"Abstinence-only" sex education programs that promote religion cannot be funded with tax dollars, a federal court in Louisiana has decided.
U.S. District Judge G. Thomas Porteous Jr. ruled July 25 that the Governor's Program on Abstinence (GPA) must stop awarding public funds to groups that incorporate religious messages "or otherwise advance religion in any way."
The American Civil Liberties Union of Louisiana filed the lawsuit in May, asserting that organizations were spending public dollars to promote religion. The state used money provided by the federal government to pay for the efforts as part of an emphasis on "abstinence-only" education included in the 1996 welfare law.
Court documents uncovered several examples of religious groups using tax dollars to advance their faith viewpoint. The Roman Catholic Diocese of Lafayette, for example, received $46,000 in GPA funds to operate a program called "God's Gift of Life." Another group, called "Just Say `Whoa,'" used nearly $30,000 in taxpayer money to put on skits at junior and senior high schools featuring a character called "Bible Guy" who advised, "As Christians, our bodies belong to the Lord, not to us. God wants more for you than a one-night stand."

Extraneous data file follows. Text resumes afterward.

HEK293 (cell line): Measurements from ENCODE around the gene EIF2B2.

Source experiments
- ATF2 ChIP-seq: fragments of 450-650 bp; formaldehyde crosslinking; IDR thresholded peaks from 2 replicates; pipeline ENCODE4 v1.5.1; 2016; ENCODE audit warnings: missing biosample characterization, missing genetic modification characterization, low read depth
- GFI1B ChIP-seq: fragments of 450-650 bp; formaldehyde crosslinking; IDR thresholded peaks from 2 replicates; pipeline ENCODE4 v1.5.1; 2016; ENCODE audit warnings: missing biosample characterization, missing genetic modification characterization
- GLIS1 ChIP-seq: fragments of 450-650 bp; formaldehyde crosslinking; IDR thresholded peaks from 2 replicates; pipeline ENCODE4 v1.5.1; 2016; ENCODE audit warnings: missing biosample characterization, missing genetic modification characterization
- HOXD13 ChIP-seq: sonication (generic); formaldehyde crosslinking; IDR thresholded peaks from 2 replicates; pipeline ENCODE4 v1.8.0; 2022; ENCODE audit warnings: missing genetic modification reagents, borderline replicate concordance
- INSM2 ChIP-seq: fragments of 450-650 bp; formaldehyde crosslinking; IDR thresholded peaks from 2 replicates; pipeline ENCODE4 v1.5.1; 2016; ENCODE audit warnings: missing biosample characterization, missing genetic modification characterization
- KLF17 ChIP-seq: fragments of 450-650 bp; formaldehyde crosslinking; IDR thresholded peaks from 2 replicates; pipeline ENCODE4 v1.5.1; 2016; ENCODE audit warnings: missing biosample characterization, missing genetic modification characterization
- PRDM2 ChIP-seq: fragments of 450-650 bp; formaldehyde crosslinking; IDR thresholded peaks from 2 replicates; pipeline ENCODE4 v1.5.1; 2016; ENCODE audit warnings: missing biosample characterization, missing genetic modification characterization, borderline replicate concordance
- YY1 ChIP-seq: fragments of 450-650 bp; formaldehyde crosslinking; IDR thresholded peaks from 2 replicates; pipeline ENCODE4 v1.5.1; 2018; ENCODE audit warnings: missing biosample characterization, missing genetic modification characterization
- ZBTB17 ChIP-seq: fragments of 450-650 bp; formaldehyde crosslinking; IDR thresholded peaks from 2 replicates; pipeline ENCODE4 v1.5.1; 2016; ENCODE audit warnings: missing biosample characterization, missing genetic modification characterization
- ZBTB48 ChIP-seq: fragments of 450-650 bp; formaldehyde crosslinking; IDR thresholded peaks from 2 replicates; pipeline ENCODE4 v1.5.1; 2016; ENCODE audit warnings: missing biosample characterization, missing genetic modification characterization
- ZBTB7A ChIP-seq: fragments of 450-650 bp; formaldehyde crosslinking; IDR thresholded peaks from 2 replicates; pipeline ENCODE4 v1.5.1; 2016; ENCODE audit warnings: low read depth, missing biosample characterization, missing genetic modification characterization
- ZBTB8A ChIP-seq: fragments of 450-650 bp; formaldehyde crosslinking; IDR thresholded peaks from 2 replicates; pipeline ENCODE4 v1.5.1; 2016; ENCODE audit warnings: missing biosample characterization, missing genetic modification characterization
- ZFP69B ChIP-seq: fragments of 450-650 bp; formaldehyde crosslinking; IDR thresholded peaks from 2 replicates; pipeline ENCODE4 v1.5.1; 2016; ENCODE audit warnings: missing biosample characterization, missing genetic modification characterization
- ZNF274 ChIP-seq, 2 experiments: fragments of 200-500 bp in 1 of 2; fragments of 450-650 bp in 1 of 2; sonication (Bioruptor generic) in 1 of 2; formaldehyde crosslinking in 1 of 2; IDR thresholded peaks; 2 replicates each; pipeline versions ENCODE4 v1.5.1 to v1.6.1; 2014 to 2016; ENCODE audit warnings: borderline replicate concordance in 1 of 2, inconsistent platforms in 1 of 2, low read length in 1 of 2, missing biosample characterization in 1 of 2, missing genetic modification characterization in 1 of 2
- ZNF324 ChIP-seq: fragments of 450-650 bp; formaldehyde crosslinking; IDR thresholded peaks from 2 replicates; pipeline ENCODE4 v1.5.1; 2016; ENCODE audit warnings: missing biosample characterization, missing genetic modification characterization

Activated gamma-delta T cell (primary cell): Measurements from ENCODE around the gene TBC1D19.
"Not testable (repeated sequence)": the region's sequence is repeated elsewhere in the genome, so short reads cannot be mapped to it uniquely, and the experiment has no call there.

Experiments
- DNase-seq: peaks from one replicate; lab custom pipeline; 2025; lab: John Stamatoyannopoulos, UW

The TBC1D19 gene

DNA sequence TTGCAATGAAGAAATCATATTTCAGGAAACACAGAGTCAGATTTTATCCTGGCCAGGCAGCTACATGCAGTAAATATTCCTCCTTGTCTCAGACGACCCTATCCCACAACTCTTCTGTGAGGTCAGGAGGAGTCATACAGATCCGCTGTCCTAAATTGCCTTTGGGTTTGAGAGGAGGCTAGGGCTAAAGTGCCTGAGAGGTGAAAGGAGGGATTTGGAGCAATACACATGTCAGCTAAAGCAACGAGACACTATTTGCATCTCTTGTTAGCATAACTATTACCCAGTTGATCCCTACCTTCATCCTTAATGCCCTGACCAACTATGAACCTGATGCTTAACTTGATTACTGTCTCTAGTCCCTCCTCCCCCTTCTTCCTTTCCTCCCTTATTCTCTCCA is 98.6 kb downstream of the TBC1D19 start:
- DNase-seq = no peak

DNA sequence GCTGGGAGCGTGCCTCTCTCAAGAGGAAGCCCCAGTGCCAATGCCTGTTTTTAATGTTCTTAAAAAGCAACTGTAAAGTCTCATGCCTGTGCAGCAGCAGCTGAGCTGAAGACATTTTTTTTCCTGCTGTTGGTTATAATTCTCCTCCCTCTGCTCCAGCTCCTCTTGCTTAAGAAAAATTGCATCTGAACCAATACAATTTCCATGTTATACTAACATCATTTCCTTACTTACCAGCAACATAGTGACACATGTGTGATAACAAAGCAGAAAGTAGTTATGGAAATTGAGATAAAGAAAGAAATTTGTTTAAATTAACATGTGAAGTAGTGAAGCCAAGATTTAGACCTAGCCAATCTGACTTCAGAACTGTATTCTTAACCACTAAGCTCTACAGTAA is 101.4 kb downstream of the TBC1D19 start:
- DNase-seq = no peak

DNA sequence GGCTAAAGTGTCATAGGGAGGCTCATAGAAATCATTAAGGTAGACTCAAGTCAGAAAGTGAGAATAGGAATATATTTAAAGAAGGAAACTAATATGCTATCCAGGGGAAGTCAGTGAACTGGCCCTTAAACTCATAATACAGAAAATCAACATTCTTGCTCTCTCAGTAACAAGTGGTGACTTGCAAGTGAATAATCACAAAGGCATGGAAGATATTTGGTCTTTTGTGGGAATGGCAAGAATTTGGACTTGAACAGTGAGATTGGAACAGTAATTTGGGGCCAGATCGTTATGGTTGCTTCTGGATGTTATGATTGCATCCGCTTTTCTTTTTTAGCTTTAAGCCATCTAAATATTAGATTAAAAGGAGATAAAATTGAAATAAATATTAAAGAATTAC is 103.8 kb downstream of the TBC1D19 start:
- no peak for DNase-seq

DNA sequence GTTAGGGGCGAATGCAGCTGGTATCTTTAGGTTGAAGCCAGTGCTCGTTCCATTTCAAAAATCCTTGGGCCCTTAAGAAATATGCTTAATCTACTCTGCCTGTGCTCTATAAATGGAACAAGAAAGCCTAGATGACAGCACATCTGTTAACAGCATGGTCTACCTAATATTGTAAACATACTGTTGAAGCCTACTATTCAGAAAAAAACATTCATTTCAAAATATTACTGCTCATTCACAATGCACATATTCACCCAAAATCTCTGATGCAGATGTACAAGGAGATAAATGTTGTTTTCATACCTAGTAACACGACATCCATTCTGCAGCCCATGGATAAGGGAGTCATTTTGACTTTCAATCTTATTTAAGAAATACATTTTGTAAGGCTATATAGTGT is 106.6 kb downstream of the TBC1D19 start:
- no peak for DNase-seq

One organization, the Southwest Louisiana Area Health Education Center, went so far as to use $750 in tax funds to purchase Bibles. Another group, Rapides Station Community Ministries, bragged in its annual report that it had spent $20,000 in GPA funds to use the story of the virgin birth of Jesus "to make it apparent that God's desire...